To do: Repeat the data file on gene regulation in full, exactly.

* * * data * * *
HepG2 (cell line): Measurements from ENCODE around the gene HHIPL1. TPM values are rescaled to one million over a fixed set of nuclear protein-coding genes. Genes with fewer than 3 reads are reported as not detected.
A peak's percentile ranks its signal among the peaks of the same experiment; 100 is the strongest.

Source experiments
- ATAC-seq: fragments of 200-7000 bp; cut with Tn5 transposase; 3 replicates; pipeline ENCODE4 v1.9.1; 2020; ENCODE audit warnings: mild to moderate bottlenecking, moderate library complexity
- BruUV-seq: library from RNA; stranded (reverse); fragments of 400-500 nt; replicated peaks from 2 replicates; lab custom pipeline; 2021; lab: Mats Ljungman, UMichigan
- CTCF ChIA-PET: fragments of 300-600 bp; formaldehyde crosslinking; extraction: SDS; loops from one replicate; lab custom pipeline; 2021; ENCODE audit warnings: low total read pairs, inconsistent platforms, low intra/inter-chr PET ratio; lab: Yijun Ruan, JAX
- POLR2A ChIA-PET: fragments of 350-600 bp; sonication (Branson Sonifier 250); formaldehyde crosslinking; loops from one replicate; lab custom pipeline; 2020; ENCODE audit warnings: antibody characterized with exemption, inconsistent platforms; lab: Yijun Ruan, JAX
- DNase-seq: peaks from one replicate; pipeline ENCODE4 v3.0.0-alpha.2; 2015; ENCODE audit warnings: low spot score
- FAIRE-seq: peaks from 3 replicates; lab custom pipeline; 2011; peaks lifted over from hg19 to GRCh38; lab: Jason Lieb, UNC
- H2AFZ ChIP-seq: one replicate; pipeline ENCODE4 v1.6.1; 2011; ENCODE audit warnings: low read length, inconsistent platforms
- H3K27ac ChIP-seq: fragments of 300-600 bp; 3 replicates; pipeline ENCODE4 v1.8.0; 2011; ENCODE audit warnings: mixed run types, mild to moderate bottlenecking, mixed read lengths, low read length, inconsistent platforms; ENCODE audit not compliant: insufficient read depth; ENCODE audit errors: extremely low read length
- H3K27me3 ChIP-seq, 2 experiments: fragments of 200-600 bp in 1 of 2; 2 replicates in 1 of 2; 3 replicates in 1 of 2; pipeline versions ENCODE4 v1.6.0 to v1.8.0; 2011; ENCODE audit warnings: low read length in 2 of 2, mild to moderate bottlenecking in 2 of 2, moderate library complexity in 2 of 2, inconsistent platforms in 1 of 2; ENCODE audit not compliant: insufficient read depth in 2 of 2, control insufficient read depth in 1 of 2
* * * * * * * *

HepG2 (cell line): Measurements from ENCODE around the gene HHIPL1. TPM values are rescaled to one million over a fixed set of nuclear protein-coding genes. Genes with fewer than 3 reads are reported as not detected.
A peak's percentile ranks its signal among the peaks of the same experiment; 100 is the strongest.

Source experiments
- ATAC-seq: fragments of 200-7000 bp; cut with Tn5 transposase; 3 replicates; pipeline ENCODE4 v1.9.1; 2020; ENCODE audit warnings: mild to moderate bottlenecking, moderate library complexity
- BruUV-seq: library from RNA; stranded (reverse); fragments of 400-500 nt; replicated peaks from 2 replicates; lab custom pipeline; 2021; lab: Mats Ljungman, UMichigan
- CTCF ChIA-PET: fragments of 300-600 bp; formaldehyde crosslinking; extraction: SDS; loops from one replicate; lab custom pipeline; 2021; ENCODE audit warnings: low total read pairs, inconsistent platforms, low intra/inter-chr PET ratio; lab: Yijun Ruan, JAX
- POLR2A ChIA-PET: fragments of 350-600 bp; sonication (Branson Sonifier 250); formaldehyde crosslinking; loops from one replicate; lab custom pipeline; 2020; ENCODE audit warnings: antibody characterized with exemption, inconsistent platforms; lab: Yijun Ruan, JAX
- DNase-seq: peaks from one replicate; pipeline ENCODE4 v3.0.0-alpha.2; 2015; ENCODE audit warnings: low spot score
- FAIRE-seq: peaks from 3 replicates; lab custom pipeline; 2011; peaks lifted over from hg19 to GRCh38; lab: Jason Lieb, UNC
- H2AFZ ChIP-seq: one replicate; pipeline ENCODE4 v1.6.1; 2011; ENCODE audit warnings: low read length, inconsistent platforms
- H3K27ac ChIP-seq: fragments of 300-600 bp; 3 replicates; pipeline ENCODE4 v1.8.0; 2011; ENCODE audit warnings: mixed run types, mild to moderate bottlenecking, mixed read lengths, low read length, inconsistent platforms; ENCODE audit not compliant: insufficient read depth; ENCODE audit errors: extremely low read length
- H3K27me3 ChIP-seq, 2 experiments: fragments of 200-600 bp in 1 of 2; 2 replicates in 1 of 2; 3 replicates in 1 of 2; pipeline versions ENCODE4 v1.6.0 to v1.8.0; 2011; ENCODE audit warnings: low read length in 2 of 2, mild to moderate bottlenecking in 2 of 2, moderate library complexity in 2 of 2, inconsistent platforms in 1 of 2; ENCODE audit not compliant: insufficient read depth in 2 of 2, control insufficient read depth in 1 of 2